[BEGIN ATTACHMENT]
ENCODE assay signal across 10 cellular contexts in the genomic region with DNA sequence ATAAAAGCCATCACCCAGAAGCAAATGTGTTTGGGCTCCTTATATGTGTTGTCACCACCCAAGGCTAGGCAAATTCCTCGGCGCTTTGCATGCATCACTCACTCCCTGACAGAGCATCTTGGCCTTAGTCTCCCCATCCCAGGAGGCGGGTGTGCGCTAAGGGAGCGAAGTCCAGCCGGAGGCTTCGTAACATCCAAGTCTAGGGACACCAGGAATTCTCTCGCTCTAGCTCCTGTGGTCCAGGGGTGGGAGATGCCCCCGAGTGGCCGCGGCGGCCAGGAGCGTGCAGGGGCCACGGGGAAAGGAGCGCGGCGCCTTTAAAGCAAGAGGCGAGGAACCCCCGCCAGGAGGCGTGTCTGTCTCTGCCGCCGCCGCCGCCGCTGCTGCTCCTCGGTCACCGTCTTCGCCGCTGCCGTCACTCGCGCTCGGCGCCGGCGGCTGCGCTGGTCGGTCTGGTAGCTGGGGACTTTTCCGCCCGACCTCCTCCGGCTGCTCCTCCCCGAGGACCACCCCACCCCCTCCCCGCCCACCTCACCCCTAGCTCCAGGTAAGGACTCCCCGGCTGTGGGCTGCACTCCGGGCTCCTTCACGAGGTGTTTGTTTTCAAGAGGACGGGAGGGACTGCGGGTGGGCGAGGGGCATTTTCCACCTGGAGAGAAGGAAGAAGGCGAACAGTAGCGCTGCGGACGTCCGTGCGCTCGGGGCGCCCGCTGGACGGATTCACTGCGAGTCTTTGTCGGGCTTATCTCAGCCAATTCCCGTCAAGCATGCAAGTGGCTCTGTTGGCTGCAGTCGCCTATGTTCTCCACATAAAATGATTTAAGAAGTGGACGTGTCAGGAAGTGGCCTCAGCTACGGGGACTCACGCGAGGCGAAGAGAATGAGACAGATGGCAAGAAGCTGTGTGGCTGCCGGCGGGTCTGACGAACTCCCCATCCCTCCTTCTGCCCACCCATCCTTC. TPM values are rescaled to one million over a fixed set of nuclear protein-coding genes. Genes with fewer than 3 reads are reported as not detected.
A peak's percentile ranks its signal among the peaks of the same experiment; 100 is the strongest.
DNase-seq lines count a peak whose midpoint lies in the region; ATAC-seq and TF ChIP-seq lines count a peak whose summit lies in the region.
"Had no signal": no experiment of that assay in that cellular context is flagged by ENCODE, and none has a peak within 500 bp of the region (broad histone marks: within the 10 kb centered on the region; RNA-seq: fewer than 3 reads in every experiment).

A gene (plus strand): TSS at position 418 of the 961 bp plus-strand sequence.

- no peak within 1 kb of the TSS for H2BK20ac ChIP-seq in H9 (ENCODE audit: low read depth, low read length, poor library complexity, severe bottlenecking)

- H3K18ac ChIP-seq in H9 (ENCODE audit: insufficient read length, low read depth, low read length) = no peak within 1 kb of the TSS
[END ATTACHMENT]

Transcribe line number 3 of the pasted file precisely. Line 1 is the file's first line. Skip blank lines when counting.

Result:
DNase-seq lines count a peak whose midpoint lies in the region; ATAC-seq and TF ChIP-seq lines count a peak whose summit lies in the region.